Art Craft

Coral-Inspired Vessels Formed From Thousands of Individually-Applied Porcelain Fragments by Olivia Walker

August 8, 2018

Kate Sierzputowski

London and Barcelona-based ceramicist Olivia Walker produces works in porcelain that address the ideas of growth and decay through additive and subtractive processes. After creating her initial shape on a potter’s wheel, Walker attaches thousands of individually-applied fragments that appear like organic growths. “I start from a set point on a bowl, and let these organic accretions spread out and grow – eating through, or growing over the form beneath,” she explains. “These make reference to organisms – fungus, coral, and bacteria – but are unidentifiable.”

Walker’s vessels are currently a part of the New Member Showcase at CAA Gallery in London through August 31, 2018. She will also be showing her sculptures at the British Craft Pavilion as a part of the London Design Festival from September 20-23, 2018. You can see more of her porcelain works on Instagram.

 

 



Art

Comical Combinations of Ceramic Animals Form Surreal New Figurines

June 1, 2018

Laura Staugaitis

Debra Broz cleverly fuses found ceramic figurines to create comical new animals. From high-fiving horses to boxers with parrot wings, her work exists in the space where familiar and surreal meet. The artist shares with Colossal, “As I look for pieces that match in scale I’m brainstorming: What makes this funny? What makes this strange? How subtle or extreme does an alteration have to be to make someone notice?”

Broz also works as a ceramics restorer, and her professional training and experience gives her the tools to create these seamless amalgamations without making molds or fully recreating the component torsos, heads, and limbs. The Los Angeles-based artist describes her mixed influences of mythology and biology:

I play on the idea of the “mad scientist”, cutting things apart and forming them into something else, like Dr. Moreau or Dr. Frankenstein, but I often find my initial inspiration in the biological world. Some pretty amazing mutations, anomalies and unusual traits have been found in animals over history. “Freaks” have always amazed, but also amused and often frightened people – they are a source of mythology and folklore that is pervasive.

Upcoming projects include a book, scheduled for 2019, and new figurines that branch out to include different materials. You can stay up to date on Broz’s work and see behind-the-scenes on her Instagram. (via Lustik)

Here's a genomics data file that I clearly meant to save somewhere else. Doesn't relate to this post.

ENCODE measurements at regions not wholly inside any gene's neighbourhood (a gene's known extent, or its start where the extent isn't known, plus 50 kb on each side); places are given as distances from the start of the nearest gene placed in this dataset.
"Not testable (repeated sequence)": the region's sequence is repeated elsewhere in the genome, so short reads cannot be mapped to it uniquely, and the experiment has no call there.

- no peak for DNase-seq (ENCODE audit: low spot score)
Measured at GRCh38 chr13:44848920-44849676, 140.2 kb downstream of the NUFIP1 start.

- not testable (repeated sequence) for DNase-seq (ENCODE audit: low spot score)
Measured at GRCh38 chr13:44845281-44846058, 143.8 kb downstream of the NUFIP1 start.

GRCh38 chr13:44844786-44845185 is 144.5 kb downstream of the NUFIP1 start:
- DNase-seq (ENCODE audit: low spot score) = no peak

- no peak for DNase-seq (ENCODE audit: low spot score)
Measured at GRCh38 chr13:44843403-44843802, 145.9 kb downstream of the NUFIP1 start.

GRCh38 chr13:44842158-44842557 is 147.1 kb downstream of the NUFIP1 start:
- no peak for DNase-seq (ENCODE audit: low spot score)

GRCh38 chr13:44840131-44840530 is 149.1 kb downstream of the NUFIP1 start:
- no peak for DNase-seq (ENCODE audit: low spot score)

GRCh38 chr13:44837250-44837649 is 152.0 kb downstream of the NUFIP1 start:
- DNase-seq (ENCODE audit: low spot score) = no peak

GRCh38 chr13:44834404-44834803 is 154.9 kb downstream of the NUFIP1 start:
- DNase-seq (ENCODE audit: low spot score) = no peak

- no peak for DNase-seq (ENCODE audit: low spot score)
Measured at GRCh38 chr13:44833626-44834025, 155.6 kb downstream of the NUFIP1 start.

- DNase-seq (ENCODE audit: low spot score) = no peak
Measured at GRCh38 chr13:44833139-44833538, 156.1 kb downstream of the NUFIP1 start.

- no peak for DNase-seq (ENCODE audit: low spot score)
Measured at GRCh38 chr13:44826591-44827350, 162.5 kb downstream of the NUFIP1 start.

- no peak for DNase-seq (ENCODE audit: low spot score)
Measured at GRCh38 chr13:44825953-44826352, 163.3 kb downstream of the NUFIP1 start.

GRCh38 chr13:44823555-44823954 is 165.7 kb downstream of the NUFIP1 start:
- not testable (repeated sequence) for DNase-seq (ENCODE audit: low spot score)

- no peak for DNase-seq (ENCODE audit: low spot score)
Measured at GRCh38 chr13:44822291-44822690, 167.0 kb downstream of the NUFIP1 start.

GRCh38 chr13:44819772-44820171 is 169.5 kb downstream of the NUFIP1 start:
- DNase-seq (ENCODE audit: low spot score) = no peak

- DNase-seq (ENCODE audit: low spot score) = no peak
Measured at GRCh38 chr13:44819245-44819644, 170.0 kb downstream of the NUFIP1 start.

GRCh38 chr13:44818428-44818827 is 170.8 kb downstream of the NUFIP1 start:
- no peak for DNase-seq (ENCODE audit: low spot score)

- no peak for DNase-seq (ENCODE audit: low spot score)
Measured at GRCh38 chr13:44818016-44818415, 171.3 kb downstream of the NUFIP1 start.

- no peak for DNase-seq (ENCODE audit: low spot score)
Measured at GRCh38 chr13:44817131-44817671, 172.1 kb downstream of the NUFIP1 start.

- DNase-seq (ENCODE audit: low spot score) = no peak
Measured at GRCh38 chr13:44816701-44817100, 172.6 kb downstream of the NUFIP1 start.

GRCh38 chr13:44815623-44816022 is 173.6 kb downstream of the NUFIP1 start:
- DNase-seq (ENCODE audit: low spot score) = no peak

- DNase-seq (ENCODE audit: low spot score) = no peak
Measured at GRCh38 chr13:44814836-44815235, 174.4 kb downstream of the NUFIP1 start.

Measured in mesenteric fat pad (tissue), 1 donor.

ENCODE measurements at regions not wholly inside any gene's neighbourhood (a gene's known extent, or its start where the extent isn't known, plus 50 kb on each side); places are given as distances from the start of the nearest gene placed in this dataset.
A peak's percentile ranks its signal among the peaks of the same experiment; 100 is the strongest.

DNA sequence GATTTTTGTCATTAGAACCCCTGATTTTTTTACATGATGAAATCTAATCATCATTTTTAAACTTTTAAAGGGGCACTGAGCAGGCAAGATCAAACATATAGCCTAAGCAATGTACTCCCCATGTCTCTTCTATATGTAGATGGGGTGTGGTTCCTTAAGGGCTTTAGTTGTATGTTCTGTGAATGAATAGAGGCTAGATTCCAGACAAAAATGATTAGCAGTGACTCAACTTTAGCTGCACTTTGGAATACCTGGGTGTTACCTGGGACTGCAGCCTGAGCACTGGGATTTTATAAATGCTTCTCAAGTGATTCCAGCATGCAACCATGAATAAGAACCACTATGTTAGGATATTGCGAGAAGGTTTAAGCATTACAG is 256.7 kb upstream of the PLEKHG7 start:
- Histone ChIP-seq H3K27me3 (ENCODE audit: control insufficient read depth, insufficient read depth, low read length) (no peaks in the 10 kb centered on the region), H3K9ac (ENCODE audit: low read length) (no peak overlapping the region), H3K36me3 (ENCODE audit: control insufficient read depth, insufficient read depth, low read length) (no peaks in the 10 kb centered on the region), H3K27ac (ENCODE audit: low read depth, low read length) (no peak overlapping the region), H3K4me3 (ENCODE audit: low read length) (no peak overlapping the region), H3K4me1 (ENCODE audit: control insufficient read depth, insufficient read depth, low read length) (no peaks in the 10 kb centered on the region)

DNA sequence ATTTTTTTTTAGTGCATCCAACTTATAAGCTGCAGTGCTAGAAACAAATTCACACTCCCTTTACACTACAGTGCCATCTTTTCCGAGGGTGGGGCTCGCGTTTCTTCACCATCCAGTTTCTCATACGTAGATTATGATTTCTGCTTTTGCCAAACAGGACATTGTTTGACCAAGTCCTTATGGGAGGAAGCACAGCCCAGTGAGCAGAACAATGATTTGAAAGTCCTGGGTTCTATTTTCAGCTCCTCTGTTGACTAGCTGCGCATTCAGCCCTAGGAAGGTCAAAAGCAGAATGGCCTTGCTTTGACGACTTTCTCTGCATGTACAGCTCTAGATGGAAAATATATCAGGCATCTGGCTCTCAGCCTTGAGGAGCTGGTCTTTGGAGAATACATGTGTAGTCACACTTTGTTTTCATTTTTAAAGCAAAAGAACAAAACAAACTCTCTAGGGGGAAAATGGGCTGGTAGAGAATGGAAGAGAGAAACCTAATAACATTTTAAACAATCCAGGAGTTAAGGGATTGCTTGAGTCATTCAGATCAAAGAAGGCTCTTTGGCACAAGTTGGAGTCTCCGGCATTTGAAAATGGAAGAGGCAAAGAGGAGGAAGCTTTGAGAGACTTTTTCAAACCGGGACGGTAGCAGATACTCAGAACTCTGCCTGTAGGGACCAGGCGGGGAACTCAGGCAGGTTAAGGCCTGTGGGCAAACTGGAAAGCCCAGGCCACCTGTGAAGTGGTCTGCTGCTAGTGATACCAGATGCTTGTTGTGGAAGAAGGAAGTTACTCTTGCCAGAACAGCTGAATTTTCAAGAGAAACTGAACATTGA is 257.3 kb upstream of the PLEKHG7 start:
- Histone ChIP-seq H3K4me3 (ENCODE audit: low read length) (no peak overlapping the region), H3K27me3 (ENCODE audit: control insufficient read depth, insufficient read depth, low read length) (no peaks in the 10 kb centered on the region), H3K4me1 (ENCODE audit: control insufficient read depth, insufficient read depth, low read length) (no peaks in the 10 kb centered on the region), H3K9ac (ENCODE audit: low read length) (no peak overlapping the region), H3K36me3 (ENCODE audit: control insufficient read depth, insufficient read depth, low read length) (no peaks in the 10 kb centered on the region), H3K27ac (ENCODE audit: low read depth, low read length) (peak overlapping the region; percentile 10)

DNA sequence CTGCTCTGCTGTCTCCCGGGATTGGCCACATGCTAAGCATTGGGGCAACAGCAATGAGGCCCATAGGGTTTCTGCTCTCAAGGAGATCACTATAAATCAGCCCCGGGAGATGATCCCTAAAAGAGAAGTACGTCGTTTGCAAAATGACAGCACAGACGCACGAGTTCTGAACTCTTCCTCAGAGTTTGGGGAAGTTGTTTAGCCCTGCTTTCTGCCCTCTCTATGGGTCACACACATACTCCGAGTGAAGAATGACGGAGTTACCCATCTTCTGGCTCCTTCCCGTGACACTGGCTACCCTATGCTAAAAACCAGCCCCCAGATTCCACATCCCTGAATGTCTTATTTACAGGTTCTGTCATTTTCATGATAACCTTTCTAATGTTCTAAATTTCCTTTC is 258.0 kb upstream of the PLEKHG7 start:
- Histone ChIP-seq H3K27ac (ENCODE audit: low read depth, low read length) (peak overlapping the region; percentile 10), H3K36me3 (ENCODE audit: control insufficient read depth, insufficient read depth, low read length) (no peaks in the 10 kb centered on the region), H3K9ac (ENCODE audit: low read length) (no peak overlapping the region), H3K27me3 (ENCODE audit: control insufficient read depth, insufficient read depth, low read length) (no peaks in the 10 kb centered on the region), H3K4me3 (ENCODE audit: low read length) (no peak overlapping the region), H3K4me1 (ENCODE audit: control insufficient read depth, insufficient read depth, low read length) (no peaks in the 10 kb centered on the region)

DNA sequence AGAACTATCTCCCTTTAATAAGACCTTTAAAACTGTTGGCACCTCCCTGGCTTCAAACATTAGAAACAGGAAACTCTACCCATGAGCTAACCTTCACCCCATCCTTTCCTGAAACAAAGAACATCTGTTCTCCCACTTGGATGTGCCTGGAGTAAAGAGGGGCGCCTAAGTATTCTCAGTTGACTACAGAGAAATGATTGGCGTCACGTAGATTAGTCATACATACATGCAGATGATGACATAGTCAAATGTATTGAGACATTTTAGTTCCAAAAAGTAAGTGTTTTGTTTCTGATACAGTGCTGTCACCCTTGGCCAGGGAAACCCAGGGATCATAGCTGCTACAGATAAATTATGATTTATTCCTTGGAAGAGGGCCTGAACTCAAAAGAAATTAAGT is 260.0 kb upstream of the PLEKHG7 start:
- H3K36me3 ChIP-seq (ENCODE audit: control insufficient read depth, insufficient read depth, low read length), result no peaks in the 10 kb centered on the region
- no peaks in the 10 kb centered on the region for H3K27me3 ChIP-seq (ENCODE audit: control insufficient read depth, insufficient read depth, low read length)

Art

New Contemplative Female Busts Cast from Porcelain, Polymer Gypsum, and Resin by Gosia

May 9, 2018

Kate Sierzputowski

Toronto-based sculptor Gosia (previously) constructs minimally-hued porcelain busts of contemplative female forms from a variety of materials, including ceramic, polymer gypsum, resin, and most recently, porcelain. Her very first experiment with the new medium is included in her current solo exhibition, Beneath the Surface, at Paradigm Gallery in Philadelphia. The work is an imperfect cast, a mistake which Gosia details in the text below.

Imperfect is one of those ‘happy accident’ pieces,” she explains. “My intention for it was completely different, but when it came out of the mold it had an indentation on the left side of the face… It made me think a lot about the world’s obsession (and my own) with perfection and what we might be missing because of it. It felt good to let go of control and for once let my art do its own thing.”

Other new works include Overflow, which features a female figure inside of an elongated cube. The subject’s long hair flows into the pedestal’s depths—a structure that seems to at once support and swallow the imbedded figure. Two other pieces are each titled Beneath the Surface, and were created with the combination of opaque and lucid materials. Translucent resin composes the bottom the sculptures’ faces to their nose, making it appear as if each have dipped partially underwater.

“Beneath the Surface” runs through June 16 at Paradigm Gallery. Gosia’s first European show, “The Windows of the Soul,” opened this past weekend at Dorothy Circus in London. You can see more of Gosia’s work on her website and Instagram.

"Overflow"

“Overflow”

“Beneath the Surface”

"Beneath the Surface"

“Beneath the Surface”

“Moon”

"Imperfect"

“Imperfect”